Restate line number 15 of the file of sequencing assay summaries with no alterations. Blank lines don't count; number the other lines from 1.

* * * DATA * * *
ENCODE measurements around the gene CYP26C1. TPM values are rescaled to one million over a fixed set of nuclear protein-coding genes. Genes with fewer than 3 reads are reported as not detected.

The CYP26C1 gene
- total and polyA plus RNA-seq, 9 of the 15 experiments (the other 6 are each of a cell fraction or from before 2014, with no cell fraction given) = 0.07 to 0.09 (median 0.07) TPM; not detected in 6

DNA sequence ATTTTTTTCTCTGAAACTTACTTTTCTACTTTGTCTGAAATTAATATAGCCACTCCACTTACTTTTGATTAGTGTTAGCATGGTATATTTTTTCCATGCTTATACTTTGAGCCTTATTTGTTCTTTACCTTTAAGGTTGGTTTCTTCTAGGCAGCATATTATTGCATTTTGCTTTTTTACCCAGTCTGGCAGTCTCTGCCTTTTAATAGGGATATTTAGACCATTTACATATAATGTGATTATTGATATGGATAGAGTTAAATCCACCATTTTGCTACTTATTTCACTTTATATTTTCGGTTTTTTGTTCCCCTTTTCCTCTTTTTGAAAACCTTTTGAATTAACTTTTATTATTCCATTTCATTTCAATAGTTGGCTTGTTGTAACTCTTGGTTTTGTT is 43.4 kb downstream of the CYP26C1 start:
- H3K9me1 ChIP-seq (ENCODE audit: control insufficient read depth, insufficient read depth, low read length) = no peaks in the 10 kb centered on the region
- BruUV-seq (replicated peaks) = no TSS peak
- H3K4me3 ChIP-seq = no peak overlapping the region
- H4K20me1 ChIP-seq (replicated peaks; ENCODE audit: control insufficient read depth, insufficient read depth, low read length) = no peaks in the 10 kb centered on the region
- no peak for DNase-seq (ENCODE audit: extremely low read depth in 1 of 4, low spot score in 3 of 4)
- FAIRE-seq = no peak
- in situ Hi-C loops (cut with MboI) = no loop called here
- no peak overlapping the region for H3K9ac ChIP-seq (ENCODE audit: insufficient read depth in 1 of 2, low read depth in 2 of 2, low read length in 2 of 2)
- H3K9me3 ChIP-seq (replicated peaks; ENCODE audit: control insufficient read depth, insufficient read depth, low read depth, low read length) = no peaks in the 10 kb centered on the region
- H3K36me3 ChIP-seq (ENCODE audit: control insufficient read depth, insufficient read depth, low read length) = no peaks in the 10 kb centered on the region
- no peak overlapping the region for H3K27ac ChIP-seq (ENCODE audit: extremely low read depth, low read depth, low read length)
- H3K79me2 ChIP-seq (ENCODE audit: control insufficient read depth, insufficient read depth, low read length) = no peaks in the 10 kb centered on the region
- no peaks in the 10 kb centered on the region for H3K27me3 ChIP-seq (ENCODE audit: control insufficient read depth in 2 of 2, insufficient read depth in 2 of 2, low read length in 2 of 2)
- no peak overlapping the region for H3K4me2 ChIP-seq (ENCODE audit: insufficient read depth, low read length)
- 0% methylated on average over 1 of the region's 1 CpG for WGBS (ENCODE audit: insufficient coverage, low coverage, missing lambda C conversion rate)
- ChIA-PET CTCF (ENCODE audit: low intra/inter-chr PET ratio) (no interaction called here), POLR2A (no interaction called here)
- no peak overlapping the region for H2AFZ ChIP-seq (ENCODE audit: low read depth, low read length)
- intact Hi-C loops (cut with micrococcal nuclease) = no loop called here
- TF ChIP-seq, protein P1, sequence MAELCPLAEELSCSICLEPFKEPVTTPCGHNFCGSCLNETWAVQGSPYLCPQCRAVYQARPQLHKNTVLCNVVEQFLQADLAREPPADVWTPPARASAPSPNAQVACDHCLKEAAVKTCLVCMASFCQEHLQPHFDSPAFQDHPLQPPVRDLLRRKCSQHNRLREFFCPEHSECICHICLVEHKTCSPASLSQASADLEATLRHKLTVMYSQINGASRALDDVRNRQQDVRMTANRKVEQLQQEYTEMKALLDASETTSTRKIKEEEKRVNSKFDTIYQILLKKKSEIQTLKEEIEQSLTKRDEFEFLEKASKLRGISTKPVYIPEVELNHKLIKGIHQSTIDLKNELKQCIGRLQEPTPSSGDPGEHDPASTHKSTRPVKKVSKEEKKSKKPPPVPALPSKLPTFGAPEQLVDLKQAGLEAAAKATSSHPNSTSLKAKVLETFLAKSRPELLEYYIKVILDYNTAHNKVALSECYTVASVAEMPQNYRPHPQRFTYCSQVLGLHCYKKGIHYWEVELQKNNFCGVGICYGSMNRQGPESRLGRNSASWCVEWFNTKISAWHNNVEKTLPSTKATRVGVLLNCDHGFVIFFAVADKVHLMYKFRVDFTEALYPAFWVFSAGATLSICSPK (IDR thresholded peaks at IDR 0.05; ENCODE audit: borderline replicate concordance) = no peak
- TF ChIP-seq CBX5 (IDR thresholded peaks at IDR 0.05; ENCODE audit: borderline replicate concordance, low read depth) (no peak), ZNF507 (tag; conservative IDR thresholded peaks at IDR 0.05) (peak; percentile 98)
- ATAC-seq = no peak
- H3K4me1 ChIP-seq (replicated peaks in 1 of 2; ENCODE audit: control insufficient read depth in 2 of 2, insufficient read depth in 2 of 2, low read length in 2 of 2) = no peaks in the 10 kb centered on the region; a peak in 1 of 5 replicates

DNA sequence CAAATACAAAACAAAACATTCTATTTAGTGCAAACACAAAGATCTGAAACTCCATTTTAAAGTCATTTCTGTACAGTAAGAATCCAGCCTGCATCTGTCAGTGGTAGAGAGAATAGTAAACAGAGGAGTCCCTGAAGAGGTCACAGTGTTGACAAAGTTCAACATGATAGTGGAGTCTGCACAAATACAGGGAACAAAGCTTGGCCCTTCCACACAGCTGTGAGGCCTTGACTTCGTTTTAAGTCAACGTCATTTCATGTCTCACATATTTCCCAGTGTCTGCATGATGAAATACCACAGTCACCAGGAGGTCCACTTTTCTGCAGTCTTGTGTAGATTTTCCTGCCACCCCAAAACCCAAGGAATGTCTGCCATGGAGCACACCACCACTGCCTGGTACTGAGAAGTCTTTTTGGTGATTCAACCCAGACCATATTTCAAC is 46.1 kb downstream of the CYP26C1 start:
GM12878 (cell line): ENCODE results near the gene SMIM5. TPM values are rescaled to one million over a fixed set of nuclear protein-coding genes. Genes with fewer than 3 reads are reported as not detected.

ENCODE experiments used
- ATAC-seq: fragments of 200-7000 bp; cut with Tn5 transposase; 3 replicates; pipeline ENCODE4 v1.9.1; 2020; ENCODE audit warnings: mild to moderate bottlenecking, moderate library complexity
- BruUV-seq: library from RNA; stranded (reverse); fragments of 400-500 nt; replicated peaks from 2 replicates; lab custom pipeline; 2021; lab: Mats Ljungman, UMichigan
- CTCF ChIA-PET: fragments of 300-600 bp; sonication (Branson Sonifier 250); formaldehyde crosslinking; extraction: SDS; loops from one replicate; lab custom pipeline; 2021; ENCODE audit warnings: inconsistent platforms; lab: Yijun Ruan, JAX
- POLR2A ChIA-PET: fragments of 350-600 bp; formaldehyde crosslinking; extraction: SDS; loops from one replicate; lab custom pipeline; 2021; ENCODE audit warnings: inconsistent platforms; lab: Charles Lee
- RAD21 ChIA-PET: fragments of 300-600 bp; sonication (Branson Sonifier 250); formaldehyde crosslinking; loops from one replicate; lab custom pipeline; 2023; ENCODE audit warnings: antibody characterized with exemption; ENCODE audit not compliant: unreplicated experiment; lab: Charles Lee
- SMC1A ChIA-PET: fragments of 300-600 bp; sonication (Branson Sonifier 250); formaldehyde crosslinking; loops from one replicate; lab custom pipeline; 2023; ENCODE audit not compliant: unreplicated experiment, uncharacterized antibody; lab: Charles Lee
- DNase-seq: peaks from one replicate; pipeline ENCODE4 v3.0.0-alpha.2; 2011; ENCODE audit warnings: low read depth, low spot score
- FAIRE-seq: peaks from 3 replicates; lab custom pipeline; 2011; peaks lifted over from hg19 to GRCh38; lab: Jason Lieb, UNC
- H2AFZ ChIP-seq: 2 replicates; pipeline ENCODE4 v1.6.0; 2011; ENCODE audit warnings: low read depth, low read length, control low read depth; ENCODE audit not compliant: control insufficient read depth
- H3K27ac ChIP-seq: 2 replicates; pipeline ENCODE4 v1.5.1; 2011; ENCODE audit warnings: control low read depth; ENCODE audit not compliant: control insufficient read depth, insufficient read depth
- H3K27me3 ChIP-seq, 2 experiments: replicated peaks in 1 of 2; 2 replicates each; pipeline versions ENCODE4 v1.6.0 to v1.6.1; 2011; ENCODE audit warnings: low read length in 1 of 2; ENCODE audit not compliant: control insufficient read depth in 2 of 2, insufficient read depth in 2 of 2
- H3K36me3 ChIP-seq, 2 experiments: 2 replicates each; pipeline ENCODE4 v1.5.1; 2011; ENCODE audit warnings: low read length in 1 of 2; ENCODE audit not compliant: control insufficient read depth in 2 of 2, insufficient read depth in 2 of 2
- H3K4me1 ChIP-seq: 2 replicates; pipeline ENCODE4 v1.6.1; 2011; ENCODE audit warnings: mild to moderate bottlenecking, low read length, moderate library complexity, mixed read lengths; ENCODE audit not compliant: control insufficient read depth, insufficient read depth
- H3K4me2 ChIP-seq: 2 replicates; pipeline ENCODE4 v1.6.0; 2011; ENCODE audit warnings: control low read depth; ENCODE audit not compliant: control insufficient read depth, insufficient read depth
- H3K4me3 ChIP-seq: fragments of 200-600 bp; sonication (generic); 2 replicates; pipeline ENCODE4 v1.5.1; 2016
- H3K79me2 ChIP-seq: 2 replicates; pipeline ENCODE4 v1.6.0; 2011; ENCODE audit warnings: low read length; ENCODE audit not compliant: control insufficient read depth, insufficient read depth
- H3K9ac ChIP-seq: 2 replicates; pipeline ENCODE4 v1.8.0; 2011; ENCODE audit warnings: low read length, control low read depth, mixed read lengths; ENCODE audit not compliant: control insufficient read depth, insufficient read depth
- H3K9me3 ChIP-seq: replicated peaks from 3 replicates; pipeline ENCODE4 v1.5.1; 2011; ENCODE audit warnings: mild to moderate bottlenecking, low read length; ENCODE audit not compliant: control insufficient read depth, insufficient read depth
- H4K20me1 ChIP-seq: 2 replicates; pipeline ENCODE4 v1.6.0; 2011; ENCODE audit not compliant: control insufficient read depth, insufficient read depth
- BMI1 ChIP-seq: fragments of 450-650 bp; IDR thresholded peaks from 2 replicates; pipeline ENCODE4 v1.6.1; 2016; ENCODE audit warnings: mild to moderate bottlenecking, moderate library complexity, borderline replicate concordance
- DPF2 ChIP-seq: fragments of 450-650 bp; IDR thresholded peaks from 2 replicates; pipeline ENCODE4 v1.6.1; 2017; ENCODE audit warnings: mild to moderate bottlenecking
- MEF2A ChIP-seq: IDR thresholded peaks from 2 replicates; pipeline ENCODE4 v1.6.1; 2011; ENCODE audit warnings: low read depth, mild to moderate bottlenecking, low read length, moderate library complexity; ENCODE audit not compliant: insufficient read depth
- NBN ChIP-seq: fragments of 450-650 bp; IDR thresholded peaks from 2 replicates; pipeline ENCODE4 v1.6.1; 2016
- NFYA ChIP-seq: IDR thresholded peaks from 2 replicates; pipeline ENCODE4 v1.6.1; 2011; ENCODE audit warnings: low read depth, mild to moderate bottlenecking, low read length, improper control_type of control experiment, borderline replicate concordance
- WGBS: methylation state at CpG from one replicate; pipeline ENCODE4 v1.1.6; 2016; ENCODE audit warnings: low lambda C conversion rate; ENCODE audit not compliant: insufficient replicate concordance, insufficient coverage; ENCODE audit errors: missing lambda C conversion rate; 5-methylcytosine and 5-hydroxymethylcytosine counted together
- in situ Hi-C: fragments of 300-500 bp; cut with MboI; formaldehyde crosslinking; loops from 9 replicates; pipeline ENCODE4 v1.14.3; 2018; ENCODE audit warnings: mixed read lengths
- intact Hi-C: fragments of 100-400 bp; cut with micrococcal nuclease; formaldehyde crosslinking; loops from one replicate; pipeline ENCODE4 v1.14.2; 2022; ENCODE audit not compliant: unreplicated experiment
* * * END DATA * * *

- no peak overlapping the region for H3K27ac ChIP-seq (ENCODE audit: extremely low read depth, low read depth, low read length)